We had chosen the walk from the car park to the Wineglass Bay Lookout and then on to Wineglass Bay itself. At the start there are warning signs about the Wineglass Bay walk, saying it should not be attempted if you are unfit because of the 1000 steps down and then back up. We walked up to the look out point, following a long line of people making the same journey. It was not a strenuous walk (for us) and we reached the lookout point, joining a crowd of about 30 people either on the platform or resting on benches close by. The view was amazing with the bay of white sand set against the pink flecked granite rock and the azure blue sea making a beautiful sight. Those dreaded selfie sticks were in evidence once again and were a hindrance on the limited space of the platform. Nevertheless the subtle use of the elbow nudge into the ribs of a selfie stick holder soon created a little room for us to admire the views for ourselves. The Viewpoint was set into the side of a rock face that constituted part of Mount Amos, one of about half a dozen mountains on the Freycinet Peninsula. Over the viewpoint the sheer granite rock face towered above us, the rock again flecked in speckled pink. It is beautiful stone but best left where it is for all to enjoy.
Clockwise from top left: Lyn on the way to the Wineglass Bay Lookout; Panorama of Wineglass Bay; Us at the Wineglass Bay Lookout; Warning sign at the start of the walk down to Wineglass Bay; Me at Wineglass Bay.
As we left the viewing platform more signs warned us of the strenuous walk down and back up to Wineglass Bay. We descended a long and steep stepped but very good path and after about 35 minutes stepped down onto the white sand of the bay. It was as beautiful at ground level as it was from the lookout. Stunning! I was slightly surprised to see people sunbathing and swimming, given the difficulty of getting down to the bay but the effort was well worth it. We lingered for a while before beginning our climb back to the top. There were many steps, not sure if there were 1000 as the signs promised, but it was not a difficult climb back up. This walk was one of the highlights of our “Tour de Tassie”.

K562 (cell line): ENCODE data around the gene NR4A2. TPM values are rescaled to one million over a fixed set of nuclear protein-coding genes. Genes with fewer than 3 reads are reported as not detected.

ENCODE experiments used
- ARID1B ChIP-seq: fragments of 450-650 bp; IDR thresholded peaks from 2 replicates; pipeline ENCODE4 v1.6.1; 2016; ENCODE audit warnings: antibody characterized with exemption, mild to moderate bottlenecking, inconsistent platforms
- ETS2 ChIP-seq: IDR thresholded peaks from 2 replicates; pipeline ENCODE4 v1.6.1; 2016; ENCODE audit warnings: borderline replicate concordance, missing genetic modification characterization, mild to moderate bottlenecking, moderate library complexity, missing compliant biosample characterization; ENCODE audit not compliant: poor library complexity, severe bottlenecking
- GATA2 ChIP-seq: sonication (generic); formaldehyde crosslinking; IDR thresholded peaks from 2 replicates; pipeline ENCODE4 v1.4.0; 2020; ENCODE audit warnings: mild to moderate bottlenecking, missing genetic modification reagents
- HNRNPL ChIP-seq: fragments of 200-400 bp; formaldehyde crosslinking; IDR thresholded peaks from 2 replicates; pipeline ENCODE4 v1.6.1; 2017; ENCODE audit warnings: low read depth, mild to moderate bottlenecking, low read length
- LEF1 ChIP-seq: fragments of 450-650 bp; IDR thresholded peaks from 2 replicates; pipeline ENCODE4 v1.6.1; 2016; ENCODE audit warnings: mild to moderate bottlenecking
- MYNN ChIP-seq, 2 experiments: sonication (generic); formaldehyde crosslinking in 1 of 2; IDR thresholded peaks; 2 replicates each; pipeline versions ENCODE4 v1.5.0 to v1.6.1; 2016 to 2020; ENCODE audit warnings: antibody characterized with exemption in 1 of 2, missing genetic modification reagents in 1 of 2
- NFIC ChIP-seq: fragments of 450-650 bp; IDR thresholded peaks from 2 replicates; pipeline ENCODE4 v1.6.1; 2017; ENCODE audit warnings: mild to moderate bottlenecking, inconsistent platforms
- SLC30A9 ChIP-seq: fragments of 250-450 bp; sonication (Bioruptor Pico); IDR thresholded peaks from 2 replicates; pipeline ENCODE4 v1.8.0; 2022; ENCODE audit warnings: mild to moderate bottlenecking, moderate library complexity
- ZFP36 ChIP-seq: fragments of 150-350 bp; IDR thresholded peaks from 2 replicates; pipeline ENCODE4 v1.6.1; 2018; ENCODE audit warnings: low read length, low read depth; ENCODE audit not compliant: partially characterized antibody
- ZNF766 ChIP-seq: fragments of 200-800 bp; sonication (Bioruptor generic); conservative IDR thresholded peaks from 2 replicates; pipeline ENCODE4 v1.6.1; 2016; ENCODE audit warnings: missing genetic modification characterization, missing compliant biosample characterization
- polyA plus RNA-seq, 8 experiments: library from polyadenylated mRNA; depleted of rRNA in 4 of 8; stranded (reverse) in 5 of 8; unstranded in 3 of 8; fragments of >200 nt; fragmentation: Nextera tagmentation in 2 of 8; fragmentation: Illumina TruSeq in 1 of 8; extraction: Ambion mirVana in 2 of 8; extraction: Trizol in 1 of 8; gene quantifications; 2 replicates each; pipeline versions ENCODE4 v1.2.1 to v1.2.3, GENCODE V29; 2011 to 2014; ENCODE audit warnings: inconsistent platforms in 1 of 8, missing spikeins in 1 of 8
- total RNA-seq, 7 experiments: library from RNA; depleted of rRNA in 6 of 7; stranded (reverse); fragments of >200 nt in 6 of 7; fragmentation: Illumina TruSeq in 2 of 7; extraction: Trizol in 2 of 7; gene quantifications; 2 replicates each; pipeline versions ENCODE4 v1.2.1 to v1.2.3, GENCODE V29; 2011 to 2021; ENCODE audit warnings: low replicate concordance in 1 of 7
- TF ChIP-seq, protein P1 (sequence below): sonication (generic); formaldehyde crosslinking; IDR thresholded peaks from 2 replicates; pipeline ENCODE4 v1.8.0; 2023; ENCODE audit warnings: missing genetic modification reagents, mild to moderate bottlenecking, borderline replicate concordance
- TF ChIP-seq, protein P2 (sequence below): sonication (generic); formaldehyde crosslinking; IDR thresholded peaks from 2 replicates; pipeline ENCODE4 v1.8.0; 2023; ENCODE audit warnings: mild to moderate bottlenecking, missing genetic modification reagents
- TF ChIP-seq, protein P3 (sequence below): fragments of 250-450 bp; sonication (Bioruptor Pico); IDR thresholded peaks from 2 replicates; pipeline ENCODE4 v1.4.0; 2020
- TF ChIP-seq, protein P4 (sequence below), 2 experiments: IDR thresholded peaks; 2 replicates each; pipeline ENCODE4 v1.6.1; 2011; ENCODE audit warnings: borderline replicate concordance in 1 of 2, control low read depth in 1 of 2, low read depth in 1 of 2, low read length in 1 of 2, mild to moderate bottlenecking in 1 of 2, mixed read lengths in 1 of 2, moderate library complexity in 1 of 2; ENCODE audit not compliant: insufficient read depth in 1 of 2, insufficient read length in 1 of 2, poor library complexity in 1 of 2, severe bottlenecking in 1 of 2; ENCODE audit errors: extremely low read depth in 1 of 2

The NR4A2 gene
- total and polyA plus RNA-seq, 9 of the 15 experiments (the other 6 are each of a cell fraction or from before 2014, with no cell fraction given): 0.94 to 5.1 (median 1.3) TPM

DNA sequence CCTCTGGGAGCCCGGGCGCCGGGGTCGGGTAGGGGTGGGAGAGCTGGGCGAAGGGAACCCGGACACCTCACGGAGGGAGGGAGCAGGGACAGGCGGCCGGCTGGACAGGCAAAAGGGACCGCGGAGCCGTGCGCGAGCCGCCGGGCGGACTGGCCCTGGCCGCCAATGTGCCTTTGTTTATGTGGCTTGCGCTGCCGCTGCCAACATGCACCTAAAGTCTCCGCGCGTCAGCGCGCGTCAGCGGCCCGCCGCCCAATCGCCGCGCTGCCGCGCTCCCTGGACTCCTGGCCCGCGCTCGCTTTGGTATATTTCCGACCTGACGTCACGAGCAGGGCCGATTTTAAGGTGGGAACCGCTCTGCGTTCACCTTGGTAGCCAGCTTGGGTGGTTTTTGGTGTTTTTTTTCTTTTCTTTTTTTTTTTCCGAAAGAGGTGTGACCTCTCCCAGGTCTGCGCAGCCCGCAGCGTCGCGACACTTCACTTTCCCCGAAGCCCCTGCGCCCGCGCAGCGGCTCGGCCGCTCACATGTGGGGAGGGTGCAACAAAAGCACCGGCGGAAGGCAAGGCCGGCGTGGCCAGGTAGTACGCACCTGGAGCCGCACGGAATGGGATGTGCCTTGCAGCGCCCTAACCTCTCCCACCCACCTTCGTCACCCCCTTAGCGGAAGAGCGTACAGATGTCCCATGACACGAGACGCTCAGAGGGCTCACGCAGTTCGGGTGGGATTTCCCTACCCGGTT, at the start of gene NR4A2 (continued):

North of Wineglass Bay is the Cape Tourville Lighthouse and lookout. There is a twenty minute walk over a clifftop boardwalk which gave stunning views south to the entrance of Wineglass Bay.
Clockwise from top left: Entrance to Wineglass Bay from Lighthouse; Cape Tourville Lighthouse; Coastal Panorama from Lighthouse
On the road back to Swansea is a winery with vines that slope down to the shore of Oyster Bay. Devils Corner Winery have built a look out tower to enable visitors to get a view of Oyster Bay and Freycinet and also a cafe and restaurant to enjoy food and drink whilst taking in the view. Whether visitors were attracted by the lookout and view, or the coffee, wine and food I will leave the readers to judge. It was idyllic, as the fields and expansive vineyards sloped gently down to the shore, we sat on the verandah sipping water (no wine, honest!) just taking in the scene.
Views of Great Oyster Bay from Devils Corner Winery and Lookout
We returned to this place the following day, because, although it was the wrong way to get to Hobart Airport, we had all day to kill (our flight was not until Saturday) and we loved the place so much we decided to have morning coffee there, and reflect on our Tour de Tassie.
A single cloud over Freycinet National Park. Mountains from l-r Parsons, Baudin, Dove, Amos, with Mayson further to the right.
Just south of Swansea is an old bridge, Spikey Bridge. So what? This bridge was built by convicts in 1843 using thousands of local field stones. It used to carry the main east coast road to Hobart but has been passed by the new road and is now a monument.
Our lunch stop in Orford gave us some lovely views across the bay to Maria Island as we eventually headed towards Hobart Airport for a night stop before an early morning flight to Melbourne.
Maria Island from Orford Beach
That is it for Tasmania, next stop, Hampton on the south east side of Melbourne and close to the Mornington Peninsula.